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Topic: Ch-20: Introduction to Protected Virual Address Mode (PVAM) 80286 Microprocessor (Read 592 times) previous topic - next topic

GolamMostafa

Prologue:  IBMPCXTs of the period 1978-1982 were equipped with 8088/8086 processors. These chips had no built-in hardware circuitry to protect the code/data of one user from being accessed/corrupted by the malicious users in a multi-user environment. In 1982, Intel announced the arrival of 80286 which retained 8086 as a core and added 'hardware protection mechanism (HPM)' called 'electronic fence' intended for the protection of code/data. The HPM uses high speed electronic comparators (Fig-20.1) to check the address violation of an asserted instruction and accordingly generates an interrupt without crashing the system. The 80286 has also added 'Memory Management Unit (MMU)' by virtue of which it can execute an application program much larger than the available physical memory. This is known as 'Virtual Address/Memory Support'. The era of IBMPCATs has emerged with PVAM capabilities, which the Intel has still retained in its latest Multi-core architectures. PVAM stands for Protected Virtual Address Mode which essentially refers to the 'Protection Support' and 'Virtual Memory Support' of the 80286. A reader seeks to understand the working principles of the PVAM concepts by performing experiments on an 80286 Microprocessor Trainer for academic purposes and historical perspectives. (XT stands for Extended Technology and AT stands for Advanced Technology.)



Figure-20.1: Protection rule violation check using high speed electronics comparators


westfw


Robin2

I can't even envisage any relevance of an 80386 to this Arduino Forum.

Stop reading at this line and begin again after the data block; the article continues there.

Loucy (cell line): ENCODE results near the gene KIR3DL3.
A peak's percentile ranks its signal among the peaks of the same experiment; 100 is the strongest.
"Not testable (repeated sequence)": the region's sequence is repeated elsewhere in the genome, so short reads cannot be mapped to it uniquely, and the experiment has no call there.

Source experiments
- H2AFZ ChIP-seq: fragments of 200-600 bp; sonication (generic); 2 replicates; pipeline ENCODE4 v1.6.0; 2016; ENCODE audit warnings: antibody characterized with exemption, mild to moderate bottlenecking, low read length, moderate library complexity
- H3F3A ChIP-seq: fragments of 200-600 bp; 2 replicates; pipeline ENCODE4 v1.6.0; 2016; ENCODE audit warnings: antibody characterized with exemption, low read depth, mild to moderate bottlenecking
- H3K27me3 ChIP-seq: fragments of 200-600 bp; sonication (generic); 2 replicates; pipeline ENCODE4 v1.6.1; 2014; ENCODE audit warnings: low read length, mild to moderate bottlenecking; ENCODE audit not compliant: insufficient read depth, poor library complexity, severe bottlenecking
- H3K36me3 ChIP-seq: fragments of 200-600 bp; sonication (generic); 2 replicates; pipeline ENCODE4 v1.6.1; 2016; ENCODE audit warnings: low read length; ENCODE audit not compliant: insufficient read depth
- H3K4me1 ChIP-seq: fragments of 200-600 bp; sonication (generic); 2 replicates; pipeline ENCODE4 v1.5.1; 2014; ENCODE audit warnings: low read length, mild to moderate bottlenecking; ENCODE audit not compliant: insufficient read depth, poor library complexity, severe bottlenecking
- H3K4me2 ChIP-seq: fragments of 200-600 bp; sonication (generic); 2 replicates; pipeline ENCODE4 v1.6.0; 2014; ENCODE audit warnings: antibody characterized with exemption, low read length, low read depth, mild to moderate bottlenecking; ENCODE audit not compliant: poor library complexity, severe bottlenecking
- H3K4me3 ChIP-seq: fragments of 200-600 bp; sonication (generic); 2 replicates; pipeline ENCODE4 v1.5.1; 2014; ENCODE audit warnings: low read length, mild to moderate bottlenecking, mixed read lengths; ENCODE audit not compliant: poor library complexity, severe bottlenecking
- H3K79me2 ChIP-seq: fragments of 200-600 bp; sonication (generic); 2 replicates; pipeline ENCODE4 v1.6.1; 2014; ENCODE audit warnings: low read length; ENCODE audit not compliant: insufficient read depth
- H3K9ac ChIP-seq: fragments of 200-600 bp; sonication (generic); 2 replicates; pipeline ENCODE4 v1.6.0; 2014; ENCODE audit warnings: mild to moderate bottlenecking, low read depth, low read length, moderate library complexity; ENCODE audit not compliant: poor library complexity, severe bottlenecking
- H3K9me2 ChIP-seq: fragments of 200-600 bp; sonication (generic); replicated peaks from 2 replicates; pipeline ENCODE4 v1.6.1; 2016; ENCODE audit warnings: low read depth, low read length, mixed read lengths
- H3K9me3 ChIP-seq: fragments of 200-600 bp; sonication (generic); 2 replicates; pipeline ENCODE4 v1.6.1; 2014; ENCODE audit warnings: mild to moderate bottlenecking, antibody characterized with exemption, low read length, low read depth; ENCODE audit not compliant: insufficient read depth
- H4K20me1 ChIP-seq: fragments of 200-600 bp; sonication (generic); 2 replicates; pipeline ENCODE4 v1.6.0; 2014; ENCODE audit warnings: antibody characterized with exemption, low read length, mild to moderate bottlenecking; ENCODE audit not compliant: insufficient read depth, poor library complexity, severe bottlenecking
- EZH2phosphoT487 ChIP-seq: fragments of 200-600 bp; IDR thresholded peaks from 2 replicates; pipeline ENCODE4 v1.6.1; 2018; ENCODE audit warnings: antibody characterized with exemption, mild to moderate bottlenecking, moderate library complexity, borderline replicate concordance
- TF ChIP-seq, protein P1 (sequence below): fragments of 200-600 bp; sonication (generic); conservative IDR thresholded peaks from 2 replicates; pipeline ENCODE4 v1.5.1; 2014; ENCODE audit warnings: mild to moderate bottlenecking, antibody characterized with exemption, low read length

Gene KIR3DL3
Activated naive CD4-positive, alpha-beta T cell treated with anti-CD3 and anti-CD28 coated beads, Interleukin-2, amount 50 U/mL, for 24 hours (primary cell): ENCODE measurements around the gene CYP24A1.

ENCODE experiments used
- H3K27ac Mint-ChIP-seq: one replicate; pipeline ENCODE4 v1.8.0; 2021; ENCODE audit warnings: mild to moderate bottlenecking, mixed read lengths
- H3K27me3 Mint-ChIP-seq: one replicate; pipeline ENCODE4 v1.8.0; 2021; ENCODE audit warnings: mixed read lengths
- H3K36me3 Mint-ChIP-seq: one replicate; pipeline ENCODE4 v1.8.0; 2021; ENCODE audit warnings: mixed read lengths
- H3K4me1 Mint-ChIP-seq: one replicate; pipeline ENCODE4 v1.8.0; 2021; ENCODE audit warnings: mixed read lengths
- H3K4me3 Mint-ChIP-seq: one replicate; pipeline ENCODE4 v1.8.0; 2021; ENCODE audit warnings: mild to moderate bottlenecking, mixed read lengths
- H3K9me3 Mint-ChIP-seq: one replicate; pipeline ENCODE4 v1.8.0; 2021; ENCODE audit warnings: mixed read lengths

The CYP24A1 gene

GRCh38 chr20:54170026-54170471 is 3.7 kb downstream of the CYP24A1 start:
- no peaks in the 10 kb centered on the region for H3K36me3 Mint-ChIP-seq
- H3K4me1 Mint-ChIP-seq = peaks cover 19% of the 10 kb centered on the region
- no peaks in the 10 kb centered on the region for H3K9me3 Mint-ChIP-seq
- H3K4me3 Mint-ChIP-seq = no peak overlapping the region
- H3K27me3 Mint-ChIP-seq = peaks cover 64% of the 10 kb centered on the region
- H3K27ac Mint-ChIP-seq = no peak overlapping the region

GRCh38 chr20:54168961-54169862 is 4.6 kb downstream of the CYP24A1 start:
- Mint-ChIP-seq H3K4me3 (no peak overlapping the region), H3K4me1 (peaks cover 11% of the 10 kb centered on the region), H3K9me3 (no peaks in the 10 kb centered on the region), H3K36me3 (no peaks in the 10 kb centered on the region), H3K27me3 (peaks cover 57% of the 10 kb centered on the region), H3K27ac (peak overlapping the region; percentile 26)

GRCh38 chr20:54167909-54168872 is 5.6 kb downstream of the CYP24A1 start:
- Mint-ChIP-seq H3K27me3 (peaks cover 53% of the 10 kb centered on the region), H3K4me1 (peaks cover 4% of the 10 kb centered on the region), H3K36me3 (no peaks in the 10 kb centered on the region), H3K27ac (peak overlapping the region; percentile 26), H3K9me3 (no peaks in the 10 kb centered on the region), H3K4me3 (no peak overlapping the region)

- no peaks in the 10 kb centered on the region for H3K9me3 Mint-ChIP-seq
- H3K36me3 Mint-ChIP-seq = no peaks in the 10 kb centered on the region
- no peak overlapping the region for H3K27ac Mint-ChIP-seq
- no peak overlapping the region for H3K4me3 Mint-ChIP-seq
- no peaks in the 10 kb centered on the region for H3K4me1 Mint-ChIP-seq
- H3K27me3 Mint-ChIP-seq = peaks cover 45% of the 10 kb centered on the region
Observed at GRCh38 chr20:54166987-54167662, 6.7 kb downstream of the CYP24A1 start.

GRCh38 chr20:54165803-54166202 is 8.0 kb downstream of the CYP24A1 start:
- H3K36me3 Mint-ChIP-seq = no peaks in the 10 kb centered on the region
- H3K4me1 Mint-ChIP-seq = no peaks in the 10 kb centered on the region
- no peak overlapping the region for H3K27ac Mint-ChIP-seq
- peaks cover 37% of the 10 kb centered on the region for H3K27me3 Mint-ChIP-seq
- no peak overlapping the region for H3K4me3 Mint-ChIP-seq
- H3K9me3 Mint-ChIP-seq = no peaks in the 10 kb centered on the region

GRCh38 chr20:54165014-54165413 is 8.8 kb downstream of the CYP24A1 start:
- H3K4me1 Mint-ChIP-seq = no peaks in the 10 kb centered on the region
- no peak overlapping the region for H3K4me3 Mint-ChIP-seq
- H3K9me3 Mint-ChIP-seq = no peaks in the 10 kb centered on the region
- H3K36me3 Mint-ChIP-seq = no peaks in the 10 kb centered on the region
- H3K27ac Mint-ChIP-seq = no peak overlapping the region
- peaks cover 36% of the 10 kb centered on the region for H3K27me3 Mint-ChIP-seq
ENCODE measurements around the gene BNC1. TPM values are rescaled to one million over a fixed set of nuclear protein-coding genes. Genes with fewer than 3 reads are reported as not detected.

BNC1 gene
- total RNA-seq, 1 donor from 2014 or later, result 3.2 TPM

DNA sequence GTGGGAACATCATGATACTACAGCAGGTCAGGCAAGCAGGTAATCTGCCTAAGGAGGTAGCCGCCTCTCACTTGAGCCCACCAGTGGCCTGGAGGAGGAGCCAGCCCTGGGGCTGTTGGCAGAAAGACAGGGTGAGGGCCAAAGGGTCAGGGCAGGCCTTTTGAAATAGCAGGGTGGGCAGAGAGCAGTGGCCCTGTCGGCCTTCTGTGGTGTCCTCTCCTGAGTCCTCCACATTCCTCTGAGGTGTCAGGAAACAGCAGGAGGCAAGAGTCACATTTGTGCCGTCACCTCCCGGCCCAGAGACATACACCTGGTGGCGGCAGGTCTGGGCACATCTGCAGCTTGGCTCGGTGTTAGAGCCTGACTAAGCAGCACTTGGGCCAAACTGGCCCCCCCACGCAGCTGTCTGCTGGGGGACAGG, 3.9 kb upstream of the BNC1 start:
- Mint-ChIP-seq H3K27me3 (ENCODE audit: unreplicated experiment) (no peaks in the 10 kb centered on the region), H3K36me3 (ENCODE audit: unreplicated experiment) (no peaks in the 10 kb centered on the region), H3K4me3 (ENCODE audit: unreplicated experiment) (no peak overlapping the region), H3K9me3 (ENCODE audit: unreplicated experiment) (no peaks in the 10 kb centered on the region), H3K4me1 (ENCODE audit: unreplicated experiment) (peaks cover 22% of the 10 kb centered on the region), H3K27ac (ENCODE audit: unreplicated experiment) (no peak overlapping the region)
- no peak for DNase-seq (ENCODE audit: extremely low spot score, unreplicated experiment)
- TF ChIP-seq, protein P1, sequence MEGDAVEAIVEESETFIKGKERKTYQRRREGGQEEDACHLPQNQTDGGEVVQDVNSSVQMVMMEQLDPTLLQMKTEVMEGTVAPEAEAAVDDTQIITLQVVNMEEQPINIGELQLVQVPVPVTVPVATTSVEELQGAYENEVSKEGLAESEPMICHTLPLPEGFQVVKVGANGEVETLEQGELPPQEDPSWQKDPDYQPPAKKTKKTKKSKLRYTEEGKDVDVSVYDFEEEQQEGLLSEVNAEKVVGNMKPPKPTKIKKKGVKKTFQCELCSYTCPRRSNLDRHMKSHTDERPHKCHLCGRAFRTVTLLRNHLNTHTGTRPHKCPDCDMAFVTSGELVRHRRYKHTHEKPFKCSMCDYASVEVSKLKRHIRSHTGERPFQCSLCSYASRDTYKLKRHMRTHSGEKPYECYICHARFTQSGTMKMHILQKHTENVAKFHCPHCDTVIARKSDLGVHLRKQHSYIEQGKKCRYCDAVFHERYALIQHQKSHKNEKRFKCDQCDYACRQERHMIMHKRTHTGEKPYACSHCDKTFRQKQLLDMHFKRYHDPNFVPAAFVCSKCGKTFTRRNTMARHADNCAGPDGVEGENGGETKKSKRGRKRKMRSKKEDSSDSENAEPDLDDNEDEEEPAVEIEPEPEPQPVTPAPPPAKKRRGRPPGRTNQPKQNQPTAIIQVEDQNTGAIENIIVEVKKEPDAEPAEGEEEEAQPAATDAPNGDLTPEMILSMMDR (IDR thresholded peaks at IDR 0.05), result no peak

...R
Two or three hours spent thinking and reading documentation solves most programming problems.

GolamMostafa

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Can't you skip right to the 386?
The 80286 was pretty awful.
80286 is the chip in which Intel, for the first time, has implemented their 'Code/Data Protection' mechanism and Virtual Memory scheme. Moreover, the 80286 has retained the full architecture of its predecessor 8086 in line with its own Protectected Mode Register Set. In order to study the PVAM features, we need a Learning System (MicroTalk-80286), which could be (had been realized) built with moderate difficulties based on the Operating System of the 8086 Trainer (MicroTalk-8086). On the other hand, building an 80386 Trainer (MicroTalk-80386) requires (in fact required) tremendous difficulties for booting it up using 16-bit Operating System of the 8086 Trainer through he generation of the dynamic BS16# signal of the 80386. The job of switching over the 80386DX from its Real Mode operation into Protected Mode is still pending!

AWOL

I can't even envisage any relevance of an 80386 to this Arduino Forum.

...R
It's the bar; anything (legal, honest, truthful, decent) goes.
"Pete, it's a fool looks for logic in the chambers of the human heart." Ulysses Everett McGill.
Do not send technical questions via personal messaging - they will be ignored.
I speak for myself, not Arduino.

westfw

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relevance of an 80386 to this Arduino Forum.
  • Correctly categorized in off-topic sub-forum
  • Intel-based arduinos do exist.  (well, DID exist.)
  • most of us are probably using intel cpus to run the IDE.


I've often thought that there should be a course and/or book that covered "comparative microcontrollers."
I'm starting to see how difficult that would be; a lot of the "historically significant" CPUs are no longer very interesting, but the "currently interesting" CPUs lack the sort of diversity you'd like to see, and lose something without the historical perspective...

dannable

Beginners guide to using the Seeedstudio SIM900 GPRS/GSM Shield

GolamMostafa

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Why are you skipping the 80186?
Not much hands-on experience (particularly on the internal peripheral modules of 80186) due to lack of 80186 Trainer during that learning period of 1992.


westfw

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Why are you skipping the 80186?
The  80186 is just an 8086 with some on-chip peripherals (but no memory.)  It's not really "architecturally" interesting.

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